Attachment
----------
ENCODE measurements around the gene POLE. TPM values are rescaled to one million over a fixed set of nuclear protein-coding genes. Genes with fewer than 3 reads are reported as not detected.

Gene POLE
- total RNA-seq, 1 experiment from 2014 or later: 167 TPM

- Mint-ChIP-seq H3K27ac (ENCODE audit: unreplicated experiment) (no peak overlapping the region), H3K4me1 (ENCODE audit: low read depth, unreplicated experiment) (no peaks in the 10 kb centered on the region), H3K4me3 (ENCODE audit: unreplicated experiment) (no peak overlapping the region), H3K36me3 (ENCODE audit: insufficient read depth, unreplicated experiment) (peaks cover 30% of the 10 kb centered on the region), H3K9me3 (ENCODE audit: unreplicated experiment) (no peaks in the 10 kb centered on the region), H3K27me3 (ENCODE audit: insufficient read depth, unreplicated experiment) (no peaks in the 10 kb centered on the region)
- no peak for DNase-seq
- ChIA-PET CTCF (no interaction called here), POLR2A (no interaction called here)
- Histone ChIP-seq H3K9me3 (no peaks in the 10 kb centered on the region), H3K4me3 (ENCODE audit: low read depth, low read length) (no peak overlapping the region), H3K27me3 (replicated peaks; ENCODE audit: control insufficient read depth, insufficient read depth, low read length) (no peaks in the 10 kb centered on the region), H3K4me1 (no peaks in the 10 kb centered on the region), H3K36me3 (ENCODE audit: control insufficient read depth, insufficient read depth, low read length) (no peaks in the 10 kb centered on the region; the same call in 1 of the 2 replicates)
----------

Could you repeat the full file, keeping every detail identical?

ENCODE measurements around the gene POLE. TPM values are rescaled to one million over a fixed set of nuclear protein-coding genes. Genes with fewer than 3 reads are reported as not detected.

Gene POLE
- total RNA-seq, 1 experiment from 2014 or later: 167 TPM

- Mint-ChIP-seq H3K27ac (ENCODE audit: unreplicated experiment) (no peak overlapping the region), H3K4me1 (ENCODE audit: low read depth, unreplicated experiment) (no peaks in the 10 kb centered on the region), H3K4me3 (ENCODE audit: unreplicated experiment) (no peak overlapping the region), H3K36me3 (ENCODE audit: insufficient read depth, unreplicated experiment) (peaks cover 30% of the 10 kb centered on the region), H3K9me3 (ENCODE audit: unreplicated experiment) (no peaks in the 10 kb centered on the region), H3K27me3 (ENCODE audit: insufficient read depth, unreplicated experiment) (no peaks in the 10 kb centered on the region)
- no peak for DNase-seq
- ChIA-PET CTCF (no interaction called here), POLR2A (no interaction called here)
- Histone ChIP-seq H3K9me3 (no peaks in the 10 kb centered on the region), H3K4me3 (ENCODE audit: low read depth, low read length) (no peak overlapping the region), H3K27me3 (replicated peaks; ENCODE audit: control insufficient read depth, insufficient read depth, low read length) (no peaks in the 10 kb centered on the region), H3K4me1 (no peaks in the 10 kb centered on the region), H3K36me3 (ENCODE audit: control insufficient read depth, insufficient read depth, low read length) (no peaks in the 10 kb centered on the region; the same call in 1 of the 2 replicates)